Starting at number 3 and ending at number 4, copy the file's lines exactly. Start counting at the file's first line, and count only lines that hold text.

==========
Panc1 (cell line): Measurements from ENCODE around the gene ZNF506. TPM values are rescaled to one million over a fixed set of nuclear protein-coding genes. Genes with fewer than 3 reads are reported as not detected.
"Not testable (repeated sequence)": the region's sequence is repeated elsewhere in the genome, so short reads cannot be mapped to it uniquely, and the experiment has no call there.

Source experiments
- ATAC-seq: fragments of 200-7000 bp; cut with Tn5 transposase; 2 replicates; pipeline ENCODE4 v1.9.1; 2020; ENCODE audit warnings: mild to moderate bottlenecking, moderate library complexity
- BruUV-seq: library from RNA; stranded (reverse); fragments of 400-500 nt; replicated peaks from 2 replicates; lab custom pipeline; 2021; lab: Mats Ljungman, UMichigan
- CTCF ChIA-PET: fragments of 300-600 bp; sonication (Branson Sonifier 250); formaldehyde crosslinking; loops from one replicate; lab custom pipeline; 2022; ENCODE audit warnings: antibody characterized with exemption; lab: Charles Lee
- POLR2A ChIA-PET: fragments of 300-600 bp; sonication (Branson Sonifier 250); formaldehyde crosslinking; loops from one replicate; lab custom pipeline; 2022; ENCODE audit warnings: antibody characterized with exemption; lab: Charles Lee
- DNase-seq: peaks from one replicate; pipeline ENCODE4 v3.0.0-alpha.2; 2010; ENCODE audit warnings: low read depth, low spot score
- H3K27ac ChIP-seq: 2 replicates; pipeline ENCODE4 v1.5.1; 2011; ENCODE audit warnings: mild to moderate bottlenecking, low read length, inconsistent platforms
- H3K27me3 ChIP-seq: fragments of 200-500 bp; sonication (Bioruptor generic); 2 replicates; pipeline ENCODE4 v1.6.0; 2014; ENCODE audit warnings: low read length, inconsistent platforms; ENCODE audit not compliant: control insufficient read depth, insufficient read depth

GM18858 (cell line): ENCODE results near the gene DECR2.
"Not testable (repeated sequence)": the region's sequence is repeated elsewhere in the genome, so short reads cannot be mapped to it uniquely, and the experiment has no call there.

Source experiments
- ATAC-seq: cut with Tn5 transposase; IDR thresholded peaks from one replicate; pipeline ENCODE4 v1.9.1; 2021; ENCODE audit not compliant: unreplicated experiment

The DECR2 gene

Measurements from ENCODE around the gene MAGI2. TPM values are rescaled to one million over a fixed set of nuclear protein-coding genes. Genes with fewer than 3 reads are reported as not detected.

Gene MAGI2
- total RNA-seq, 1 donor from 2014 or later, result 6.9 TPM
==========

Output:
Source experiments
- ATAC-seq: fragments of 200-7000 bp; cut with Tn5 transposase; 2 replicates; pipeline ENCODE4 v1.9.1; 2020; ENCODE audit warnings: mild to moderate bottlenecking, moderate library complexity